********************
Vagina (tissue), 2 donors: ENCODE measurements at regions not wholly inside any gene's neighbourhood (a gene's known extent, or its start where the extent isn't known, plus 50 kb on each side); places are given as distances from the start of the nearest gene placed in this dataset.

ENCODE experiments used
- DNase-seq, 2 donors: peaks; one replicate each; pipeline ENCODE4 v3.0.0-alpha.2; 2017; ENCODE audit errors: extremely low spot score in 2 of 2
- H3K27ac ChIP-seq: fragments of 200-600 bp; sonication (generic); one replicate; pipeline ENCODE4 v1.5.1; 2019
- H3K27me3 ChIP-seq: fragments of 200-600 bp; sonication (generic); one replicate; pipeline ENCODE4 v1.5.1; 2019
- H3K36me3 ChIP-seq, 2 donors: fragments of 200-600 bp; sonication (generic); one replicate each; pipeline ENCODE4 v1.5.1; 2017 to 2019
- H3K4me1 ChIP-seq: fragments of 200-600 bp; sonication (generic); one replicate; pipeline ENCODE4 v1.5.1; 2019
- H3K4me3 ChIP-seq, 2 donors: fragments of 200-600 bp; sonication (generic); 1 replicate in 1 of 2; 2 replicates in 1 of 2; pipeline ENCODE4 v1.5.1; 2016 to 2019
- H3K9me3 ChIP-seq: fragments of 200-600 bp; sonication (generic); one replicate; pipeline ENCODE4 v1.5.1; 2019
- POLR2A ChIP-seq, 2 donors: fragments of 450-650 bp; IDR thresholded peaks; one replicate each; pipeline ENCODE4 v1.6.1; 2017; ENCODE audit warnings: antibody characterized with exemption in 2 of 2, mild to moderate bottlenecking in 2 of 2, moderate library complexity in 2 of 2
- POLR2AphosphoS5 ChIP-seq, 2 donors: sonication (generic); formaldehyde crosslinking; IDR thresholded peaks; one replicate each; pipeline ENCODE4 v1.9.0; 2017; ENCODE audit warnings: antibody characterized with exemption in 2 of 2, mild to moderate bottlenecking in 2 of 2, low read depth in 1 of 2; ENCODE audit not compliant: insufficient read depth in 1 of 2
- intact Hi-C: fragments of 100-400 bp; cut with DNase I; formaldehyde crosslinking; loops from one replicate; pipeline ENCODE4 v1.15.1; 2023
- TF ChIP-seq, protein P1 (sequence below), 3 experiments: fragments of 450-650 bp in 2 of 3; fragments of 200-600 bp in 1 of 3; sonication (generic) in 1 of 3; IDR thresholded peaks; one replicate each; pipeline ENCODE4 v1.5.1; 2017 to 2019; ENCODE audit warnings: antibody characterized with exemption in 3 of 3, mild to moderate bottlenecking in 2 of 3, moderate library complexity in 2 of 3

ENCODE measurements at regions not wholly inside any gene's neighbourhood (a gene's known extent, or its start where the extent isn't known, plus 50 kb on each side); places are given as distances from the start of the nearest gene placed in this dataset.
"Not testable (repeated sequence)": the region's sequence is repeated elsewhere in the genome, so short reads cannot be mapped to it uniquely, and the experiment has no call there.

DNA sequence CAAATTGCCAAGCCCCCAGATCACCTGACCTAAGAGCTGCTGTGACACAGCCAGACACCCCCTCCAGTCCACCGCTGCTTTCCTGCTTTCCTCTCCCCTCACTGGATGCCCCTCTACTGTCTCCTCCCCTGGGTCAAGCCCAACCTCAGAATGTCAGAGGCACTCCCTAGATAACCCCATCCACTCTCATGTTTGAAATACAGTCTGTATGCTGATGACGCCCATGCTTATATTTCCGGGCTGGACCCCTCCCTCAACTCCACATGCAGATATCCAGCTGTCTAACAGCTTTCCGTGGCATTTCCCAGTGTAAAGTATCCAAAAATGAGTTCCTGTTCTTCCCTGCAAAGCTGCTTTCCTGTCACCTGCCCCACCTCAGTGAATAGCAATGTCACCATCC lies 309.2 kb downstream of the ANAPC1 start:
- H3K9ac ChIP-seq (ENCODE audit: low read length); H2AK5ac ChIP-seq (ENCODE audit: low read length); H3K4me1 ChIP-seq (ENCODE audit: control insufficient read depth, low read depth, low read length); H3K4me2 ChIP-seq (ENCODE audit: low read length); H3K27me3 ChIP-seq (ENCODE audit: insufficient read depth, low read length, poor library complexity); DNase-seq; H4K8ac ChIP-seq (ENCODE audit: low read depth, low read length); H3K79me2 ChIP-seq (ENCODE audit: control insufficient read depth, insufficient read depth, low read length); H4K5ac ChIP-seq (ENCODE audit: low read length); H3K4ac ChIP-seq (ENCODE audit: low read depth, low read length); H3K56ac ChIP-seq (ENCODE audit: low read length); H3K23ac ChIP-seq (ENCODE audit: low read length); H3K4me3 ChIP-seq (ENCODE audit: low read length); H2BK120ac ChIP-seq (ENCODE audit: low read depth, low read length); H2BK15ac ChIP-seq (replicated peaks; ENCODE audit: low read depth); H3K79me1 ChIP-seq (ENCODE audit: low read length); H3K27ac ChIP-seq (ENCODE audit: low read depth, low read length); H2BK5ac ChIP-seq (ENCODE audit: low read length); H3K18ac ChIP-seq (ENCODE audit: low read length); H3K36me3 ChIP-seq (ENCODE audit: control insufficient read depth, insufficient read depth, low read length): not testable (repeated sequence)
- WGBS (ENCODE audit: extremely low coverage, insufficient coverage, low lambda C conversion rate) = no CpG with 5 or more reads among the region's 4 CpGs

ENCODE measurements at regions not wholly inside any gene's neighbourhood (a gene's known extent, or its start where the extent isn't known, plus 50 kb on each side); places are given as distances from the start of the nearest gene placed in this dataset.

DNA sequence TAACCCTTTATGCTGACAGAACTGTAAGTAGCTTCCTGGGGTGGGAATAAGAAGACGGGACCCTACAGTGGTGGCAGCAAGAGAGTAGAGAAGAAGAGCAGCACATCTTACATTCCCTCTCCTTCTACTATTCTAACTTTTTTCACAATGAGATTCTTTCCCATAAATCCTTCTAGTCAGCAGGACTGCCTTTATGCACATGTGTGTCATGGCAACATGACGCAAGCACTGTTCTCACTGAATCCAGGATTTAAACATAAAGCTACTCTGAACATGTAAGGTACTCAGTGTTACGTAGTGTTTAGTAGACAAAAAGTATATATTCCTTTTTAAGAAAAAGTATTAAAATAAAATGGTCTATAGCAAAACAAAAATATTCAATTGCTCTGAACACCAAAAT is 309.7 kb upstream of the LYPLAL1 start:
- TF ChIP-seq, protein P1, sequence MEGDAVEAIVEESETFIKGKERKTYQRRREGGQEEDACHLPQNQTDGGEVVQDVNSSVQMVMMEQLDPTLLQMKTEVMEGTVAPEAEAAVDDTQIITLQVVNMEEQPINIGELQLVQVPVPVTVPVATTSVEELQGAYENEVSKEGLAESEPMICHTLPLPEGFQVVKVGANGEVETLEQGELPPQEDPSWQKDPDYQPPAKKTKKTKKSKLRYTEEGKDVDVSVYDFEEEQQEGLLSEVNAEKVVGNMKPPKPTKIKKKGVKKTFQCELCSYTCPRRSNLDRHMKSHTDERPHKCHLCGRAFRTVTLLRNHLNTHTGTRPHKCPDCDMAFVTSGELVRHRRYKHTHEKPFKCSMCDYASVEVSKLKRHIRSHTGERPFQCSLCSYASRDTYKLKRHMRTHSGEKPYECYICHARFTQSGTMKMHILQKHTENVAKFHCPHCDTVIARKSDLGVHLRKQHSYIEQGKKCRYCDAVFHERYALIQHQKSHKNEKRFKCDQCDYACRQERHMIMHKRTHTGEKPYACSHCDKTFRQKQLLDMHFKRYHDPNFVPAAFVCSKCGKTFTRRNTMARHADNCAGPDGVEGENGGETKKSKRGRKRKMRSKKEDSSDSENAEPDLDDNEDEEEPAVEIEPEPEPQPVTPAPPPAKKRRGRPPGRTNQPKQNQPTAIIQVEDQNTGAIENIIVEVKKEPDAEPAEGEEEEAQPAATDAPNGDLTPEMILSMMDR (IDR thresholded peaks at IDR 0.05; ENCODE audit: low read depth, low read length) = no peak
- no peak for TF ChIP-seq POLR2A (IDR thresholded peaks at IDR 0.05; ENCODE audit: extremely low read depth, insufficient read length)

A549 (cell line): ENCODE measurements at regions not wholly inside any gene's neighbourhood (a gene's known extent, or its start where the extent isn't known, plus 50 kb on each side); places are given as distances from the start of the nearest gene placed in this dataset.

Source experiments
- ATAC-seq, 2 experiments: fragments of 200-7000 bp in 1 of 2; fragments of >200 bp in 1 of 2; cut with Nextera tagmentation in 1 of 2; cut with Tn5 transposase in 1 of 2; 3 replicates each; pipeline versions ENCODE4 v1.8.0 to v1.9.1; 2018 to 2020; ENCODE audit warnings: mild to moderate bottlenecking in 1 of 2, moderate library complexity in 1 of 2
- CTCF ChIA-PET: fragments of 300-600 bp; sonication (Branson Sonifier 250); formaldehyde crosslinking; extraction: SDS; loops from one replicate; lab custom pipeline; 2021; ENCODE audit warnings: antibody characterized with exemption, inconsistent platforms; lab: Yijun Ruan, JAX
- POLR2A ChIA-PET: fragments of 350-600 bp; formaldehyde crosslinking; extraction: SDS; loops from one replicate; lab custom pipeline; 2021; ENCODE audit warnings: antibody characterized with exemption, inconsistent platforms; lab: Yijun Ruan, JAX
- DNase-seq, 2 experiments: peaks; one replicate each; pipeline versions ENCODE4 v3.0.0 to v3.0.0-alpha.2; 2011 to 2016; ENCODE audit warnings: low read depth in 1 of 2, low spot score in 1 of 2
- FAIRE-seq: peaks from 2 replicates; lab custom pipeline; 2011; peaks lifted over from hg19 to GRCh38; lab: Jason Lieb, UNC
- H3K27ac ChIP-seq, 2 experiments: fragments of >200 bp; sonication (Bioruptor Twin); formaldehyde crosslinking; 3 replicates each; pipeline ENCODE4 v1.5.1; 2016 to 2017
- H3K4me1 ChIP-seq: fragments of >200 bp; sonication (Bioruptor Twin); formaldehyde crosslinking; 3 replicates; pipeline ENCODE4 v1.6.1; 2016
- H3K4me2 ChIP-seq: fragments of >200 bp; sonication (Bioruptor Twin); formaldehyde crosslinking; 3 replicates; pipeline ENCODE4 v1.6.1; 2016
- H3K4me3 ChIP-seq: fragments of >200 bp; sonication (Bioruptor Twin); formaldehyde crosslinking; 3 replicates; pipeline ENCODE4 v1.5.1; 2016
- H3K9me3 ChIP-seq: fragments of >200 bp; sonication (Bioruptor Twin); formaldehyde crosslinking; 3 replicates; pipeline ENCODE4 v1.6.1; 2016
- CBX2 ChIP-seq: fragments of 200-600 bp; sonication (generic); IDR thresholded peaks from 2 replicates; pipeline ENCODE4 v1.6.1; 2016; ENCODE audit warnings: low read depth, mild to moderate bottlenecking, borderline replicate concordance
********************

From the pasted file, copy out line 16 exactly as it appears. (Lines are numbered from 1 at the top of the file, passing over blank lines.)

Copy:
DNA sequence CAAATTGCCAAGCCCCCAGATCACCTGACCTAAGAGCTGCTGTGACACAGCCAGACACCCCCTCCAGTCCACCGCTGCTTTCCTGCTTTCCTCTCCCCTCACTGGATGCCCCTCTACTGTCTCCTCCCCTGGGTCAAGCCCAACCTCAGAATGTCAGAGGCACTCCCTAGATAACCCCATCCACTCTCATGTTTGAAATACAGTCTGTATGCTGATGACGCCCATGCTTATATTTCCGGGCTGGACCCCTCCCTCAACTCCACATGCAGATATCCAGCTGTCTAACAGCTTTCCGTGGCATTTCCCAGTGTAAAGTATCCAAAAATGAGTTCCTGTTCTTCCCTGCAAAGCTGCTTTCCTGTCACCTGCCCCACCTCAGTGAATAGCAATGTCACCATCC lies 309.2 kb downstream of the ANAPC1 start: